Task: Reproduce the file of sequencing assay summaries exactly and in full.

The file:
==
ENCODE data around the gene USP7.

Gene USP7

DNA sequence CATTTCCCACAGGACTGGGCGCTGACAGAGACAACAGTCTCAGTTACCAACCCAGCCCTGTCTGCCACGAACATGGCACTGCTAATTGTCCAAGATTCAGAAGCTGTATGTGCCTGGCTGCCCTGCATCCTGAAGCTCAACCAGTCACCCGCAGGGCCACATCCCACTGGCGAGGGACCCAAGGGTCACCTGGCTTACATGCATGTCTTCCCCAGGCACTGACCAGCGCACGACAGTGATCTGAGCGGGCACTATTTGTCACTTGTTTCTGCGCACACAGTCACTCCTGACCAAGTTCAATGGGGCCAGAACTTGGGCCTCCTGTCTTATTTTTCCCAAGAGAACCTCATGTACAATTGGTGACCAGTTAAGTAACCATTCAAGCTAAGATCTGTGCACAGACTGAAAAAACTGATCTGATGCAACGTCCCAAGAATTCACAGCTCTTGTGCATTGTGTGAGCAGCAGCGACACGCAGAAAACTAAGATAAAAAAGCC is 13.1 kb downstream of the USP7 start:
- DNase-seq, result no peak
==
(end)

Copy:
ENCODE data around the gene USP7.

Gene USP7

DNA sequence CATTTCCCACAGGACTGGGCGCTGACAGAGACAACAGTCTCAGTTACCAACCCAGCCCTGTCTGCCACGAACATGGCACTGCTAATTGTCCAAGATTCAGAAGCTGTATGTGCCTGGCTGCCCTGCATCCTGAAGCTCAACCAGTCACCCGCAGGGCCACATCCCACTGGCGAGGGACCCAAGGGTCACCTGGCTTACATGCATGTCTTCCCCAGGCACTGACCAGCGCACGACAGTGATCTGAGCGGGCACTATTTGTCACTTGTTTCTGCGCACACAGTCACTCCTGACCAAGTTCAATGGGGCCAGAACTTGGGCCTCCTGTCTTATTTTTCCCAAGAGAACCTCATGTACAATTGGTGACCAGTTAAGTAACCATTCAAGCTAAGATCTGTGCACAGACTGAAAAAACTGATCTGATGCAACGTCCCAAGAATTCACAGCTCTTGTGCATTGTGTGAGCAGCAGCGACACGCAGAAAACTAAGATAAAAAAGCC is 13.1 kb downstream of the USP7 start:
- DNase-seq, result no peak